TALLER DEA’s La Pancha House had one main goal, to revitalise a family-owned plot of land in Mexico City by building a contemporary home that recognises and preserves the conceptualisation of the site - an idea which had been imagined for so long.
‘La Pancha’ is the name by which this very sloped site in the south of the city is known. Belonging to the family for more than 100 years, the land forms the inspiration behind this small house. The land informed the majority of the design decisions; defining the placement of the house. Including the terrain that was sculpted to create a series of relational spaces, such as terraces, courtyards and lookout zones.
Although it looks sculpturally simple, the layout and the construction is incredibly intricate. The ground floor and the first floor respond to two distinct but complimentary logistics; below, the construction cuts in and aligns with the terrain while, above, it slides out from the base, creating special breakout spaces and balconies.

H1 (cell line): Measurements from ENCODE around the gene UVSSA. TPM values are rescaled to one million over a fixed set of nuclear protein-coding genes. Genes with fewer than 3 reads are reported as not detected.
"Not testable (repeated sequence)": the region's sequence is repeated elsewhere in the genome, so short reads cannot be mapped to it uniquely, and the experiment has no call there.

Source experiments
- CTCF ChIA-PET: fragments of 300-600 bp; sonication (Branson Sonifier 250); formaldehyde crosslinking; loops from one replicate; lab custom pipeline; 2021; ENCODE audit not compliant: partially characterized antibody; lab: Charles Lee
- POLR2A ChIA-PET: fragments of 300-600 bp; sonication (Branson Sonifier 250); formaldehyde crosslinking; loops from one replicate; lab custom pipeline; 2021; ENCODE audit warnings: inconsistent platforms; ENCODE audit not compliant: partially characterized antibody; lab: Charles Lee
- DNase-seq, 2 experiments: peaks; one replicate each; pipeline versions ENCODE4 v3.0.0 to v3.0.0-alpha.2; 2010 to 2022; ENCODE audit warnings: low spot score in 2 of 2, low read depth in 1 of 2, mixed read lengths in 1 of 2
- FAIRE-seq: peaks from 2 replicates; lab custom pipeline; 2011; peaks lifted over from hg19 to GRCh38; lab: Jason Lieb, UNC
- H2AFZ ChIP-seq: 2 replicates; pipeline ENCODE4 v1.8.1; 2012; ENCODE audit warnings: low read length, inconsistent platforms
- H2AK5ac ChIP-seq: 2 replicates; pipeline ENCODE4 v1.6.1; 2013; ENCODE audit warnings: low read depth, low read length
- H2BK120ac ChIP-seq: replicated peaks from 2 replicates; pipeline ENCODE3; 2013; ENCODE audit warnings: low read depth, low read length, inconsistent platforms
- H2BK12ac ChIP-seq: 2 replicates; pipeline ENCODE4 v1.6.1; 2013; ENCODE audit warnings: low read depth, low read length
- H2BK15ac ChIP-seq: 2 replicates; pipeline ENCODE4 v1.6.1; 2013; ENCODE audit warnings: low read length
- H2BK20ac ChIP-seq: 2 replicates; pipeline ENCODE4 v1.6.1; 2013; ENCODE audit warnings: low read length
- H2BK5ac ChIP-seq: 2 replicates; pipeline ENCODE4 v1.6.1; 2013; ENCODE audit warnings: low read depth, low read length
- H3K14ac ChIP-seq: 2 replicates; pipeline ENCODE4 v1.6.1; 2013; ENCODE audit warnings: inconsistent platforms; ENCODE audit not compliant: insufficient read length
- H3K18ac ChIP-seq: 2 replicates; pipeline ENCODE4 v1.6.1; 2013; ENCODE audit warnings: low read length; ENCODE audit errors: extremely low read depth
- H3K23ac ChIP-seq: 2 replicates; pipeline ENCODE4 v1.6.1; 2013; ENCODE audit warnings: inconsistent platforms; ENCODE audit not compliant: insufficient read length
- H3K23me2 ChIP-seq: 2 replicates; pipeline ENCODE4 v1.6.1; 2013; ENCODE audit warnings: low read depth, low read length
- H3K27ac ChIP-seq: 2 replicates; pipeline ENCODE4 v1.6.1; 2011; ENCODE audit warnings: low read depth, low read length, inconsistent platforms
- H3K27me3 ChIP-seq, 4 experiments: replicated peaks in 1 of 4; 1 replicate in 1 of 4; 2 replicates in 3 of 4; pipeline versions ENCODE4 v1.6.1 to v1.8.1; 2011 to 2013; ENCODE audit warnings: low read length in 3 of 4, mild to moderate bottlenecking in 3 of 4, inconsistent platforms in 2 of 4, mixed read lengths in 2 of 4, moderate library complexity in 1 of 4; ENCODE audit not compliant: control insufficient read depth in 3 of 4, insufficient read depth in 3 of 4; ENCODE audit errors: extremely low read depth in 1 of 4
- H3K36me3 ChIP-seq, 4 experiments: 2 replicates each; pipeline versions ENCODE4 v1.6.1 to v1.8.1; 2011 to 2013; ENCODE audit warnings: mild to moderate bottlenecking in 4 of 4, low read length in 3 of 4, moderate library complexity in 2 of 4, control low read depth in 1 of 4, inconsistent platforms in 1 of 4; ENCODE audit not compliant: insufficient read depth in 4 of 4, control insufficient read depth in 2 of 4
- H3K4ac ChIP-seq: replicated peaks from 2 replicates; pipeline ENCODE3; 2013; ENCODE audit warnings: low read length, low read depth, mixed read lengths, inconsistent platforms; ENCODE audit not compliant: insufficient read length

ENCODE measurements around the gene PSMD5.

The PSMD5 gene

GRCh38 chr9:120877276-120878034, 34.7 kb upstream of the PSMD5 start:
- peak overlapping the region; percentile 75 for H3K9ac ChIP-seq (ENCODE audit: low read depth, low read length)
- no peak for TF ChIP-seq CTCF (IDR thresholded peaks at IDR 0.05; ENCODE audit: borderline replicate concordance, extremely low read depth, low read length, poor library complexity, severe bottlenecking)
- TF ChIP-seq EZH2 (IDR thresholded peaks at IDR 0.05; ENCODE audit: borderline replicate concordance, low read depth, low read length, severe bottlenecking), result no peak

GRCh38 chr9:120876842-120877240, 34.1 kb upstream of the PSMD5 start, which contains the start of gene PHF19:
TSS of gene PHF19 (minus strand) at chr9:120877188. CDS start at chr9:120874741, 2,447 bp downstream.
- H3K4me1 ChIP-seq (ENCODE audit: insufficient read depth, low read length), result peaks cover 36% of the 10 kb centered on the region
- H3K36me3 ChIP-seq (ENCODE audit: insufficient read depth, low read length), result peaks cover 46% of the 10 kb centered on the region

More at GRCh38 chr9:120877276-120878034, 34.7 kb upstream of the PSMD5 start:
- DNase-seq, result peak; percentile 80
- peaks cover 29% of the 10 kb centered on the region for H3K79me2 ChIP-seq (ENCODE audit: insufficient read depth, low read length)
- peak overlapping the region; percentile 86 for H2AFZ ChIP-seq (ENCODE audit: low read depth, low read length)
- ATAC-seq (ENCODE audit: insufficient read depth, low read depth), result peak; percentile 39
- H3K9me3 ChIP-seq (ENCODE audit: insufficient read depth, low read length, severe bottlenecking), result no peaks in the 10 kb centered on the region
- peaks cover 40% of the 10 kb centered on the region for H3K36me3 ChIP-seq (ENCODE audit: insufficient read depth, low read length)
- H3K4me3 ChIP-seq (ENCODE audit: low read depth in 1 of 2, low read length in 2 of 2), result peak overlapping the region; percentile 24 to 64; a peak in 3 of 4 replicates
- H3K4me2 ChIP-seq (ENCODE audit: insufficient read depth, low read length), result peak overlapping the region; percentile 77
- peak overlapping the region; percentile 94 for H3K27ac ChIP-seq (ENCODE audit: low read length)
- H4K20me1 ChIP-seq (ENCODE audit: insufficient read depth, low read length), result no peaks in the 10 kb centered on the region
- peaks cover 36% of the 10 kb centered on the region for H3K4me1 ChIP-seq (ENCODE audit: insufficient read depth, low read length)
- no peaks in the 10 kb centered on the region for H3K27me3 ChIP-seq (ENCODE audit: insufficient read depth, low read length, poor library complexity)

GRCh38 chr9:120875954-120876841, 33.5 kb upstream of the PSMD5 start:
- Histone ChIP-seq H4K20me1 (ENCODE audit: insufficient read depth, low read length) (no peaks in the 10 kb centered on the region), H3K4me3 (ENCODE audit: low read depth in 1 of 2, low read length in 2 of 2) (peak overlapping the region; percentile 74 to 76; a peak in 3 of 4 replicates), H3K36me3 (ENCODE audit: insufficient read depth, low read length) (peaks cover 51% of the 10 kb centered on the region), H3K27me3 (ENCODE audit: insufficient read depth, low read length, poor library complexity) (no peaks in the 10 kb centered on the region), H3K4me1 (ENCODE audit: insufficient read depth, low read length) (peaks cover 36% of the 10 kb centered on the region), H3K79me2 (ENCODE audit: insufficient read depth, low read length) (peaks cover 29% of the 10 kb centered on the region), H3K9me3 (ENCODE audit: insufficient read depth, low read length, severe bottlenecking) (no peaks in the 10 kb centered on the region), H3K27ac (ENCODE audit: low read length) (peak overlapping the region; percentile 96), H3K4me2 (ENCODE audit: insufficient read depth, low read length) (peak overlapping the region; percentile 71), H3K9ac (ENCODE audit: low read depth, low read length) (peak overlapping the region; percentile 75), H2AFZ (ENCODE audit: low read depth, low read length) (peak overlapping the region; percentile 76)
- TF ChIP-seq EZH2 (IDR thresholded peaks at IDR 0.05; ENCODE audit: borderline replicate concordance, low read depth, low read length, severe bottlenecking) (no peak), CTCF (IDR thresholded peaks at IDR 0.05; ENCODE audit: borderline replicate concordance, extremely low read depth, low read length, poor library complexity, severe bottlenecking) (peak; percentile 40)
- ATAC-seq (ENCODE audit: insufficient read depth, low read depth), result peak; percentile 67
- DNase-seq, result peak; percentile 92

The raw materiality of the house is the result of the same negotiation with the land; the resources available dictated that the project was completed almost in the style of a DIY construction – an idea of handcrafted architecture that uses stone, earth and trees taken from its surroundings.
Photography by Zaickz Moz & Moritz Bernoully
In the mood for even more of the world’s finest architecture? Then you’re going to want to see Strom Architects’ plans for this seaside retreat on the Isle of Wight.
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